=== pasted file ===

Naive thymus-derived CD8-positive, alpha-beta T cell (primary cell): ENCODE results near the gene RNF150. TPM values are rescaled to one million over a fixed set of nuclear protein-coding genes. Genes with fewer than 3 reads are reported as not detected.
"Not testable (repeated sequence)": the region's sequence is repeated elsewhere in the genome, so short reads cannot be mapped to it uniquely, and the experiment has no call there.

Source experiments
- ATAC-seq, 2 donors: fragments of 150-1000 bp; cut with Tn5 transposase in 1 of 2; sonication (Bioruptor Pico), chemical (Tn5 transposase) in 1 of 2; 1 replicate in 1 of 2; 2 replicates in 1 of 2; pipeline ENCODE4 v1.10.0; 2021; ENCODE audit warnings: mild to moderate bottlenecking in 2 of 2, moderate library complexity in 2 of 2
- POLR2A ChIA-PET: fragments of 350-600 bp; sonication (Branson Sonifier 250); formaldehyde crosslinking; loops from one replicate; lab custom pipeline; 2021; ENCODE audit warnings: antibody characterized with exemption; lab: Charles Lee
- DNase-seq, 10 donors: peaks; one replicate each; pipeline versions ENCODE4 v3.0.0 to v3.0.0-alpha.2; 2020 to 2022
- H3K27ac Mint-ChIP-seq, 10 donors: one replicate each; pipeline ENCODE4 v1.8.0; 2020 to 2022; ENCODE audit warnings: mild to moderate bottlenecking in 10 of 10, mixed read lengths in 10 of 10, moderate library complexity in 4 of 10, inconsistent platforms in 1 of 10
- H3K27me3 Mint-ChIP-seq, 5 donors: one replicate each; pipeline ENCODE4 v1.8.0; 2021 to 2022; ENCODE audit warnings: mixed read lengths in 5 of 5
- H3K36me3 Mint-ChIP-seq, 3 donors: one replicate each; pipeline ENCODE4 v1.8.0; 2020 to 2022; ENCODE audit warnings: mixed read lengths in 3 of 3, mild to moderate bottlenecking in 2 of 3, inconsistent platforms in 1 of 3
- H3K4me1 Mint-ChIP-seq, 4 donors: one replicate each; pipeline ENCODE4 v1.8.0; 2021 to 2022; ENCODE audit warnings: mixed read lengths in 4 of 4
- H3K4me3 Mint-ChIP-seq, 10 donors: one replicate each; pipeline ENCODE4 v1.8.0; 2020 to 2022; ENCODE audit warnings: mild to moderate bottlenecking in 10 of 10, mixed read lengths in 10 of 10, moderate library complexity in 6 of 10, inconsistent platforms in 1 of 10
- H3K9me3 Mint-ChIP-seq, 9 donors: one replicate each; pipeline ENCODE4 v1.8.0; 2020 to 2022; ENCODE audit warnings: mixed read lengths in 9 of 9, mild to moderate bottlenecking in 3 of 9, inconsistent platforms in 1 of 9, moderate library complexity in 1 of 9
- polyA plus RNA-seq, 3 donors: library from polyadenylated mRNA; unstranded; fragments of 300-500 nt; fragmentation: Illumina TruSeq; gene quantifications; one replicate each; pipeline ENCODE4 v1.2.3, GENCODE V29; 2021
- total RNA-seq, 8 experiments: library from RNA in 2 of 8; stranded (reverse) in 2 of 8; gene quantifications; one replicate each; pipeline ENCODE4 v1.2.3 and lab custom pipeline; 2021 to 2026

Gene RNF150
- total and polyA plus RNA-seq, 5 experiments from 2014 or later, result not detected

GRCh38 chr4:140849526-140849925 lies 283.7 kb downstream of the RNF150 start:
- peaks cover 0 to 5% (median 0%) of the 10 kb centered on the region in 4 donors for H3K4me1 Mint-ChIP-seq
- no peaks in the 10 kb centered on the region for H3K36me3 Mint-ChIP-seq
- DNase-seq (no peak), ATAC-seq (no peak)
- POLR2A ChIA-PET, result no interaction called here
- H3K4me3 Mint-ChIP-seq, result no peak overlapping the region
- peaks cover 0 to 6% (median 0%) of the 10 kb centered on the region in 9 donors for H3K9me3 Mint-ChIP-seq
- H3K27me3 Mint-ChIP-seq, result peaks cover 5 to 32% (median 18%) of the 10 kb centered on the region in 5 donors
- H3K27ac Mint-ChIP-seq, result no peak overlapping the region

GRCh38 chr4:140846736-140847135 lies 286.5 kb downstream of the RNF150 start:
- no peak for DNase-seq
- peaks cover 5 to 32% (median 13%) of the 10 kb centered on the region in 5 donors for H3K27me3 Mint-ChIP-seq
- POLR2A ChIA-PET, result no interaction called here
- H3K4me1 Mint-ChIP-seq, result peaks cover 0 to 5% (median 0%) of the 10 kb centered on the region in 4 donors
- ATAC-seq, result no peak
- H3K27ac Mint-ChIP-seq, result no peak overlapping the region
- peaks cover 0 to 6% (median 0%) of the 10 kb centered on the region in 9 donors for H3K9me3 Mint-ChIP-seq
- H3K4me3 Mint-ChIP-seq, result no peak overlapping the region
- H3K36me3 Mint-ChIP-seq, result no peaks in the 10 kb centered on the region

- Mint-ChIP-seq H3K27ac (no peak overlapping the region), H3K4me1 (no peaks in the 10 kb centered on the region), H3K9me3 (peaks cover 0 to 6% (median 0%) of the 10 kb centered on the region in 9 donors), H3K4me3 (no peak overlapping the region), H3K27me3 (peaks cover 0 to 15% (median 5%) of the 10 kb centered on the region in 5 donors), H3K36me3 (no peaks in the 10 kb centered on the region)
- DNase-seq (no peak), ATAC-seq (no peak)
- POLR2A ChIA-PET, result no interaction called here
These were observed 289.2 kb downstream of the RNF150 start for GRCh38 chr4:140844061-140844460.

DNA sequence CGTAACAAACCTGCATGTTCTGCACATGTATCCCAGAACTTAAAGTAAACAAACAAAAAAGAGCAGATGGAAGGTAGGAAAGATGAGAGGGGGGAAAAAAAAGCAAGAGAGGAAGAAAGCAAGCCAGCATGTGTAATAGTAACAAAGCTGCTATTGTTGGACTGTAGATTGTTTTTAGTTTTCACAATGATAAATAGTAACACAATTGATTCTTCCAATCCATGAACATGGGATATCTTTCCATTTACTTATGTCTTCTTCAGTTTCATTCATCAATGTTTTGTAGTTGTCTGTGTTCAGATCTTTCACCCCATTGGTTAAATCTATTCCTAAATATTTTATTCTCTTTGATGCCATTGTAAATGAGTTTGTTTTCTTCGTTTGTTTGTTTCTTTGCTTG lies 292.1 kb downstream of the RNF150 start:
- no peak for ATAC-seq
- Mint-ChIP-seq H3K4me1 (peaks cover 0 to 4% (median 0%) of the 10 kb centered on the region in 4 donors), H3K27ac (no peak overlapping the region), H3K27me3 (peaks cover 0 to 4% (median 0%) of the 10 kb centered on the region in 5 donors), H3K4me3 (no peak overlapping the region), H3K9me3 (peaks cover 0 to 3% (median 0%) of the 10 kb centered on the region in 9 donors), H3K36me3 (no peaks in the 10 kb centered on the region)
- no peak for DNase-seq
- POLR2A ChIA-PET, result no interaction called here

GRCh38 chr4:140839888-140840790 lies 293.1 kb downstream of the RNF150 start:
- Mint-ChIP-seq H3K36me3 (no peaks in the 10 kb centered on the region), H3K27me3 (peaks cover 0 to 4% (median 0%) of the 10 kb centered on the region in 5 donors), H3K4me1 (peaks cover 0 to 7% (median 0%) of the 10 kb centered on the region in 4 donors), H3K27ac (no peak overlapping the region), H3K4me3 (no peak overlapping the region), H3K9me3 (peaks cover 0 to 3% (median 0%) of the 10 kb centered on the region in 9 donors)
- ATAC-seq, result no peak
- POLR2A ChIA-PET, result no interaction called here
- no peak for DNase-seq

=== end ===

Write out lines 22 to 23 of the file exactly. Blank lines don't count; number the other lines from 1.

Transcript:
- H3K4me3 Mint-ChIP-seq, result no peak overlapping the region
- peaks cover 0 to 6% (median 0%) of the 10 kb centered on the region in 9 donors for H3K9me3 Mint-ChIP-seq